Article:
Can better water governance between citizen, state and business solve the scarcity crisis?
By Philip Monaghan
Water is essential to our survival. It makes up between half and three quarters of the human body weight, needs to be topped up on a regular basis and we cannot go without it for more than about week. As well as drinking it, we also use water for cooking and sanitation, not to mention industrial processes. But more often than not in the West, we treat it with disdain, a fact reflected in its low price and how the developed world fritters it away (you may leave the kitchen tap running into an unplugged sink at home but you would not pour petrol from the station pump down the drain).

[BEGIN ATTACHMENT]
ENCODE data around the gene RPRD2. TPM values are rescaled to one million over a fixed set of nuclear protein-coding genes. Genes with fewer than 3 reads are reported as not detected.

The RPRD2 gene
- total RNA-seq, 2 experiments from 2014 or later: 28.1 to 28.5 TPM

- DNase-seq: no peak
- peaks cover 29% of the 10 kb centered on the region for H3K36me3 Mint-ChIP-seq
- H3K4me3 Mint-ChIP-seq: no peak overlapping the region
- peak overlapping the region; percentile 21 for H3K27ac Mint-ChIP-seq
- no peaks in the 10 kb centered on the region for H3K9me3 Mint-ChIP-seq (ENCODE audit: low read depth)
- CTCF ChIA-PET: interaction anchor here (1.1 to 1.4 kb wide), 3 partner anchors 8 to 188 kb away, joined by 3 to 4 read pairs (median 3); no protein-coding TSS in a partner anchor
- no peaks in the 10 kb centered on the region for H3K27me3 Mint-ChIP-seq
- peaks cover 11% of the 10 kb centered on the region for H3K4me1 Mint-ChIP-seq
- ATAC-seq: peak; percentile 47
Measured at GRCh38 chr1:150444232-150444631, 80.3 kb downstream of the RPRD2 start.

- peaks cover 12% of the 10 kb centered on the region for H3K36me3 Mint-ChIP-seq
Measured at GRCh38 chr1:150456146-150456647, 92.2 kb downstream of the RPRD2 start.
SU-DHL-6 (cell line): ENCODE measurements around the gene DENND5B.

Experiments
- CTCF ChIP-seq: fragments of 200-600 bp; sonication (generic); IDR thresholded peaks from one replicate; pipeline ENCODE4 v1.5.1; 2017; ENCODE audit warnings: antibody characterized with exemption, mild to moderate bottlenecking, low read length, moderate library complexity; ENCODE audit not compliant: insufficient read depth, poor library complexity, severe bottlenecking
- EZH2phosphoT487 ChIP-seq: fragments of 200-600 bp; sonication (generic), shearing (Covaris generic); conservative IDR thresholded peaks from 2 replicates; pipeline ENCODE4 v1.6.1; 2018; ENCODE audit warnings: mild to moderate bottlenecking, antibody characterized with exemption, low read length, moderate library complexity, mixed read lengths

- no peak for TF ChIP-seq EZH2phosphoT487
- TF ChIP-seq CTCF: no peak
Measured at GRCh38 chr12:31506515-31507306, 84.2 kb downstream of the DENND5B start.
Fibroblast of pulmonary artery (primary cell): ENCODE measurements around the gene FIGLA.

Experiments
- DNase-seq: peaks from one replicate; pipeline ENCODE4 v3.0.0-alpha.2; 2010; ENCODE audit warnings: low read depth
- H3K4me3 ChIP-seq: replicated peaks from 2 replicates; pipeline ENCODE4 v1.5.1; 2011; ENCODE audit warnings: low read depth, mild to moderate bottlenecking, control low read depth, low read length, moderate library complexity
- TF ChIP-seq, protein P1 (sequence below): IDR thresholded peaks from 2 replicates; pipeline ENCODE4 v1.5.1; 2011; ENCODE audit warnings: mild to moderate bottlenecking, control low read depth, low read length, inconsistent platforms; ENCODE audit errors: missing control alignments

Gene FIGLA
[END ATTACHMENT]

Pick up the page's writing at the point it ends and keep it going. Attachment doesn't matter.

What makes matters worse is, despite 70% of the Earth’s surface being covered by water, only 2.5% of the total volume is freshwater resources and fit for human consumption. Coupled with the facts from the WBCSD and FAO that in 60% of European cities with more than 100,000 people, groundwater is being used at a faster rate than it can be replenished. By 2025, 1.8 billion people will be living in countries or regions with absolute water scarcity, and two thirds of the world population could be under stress conditions.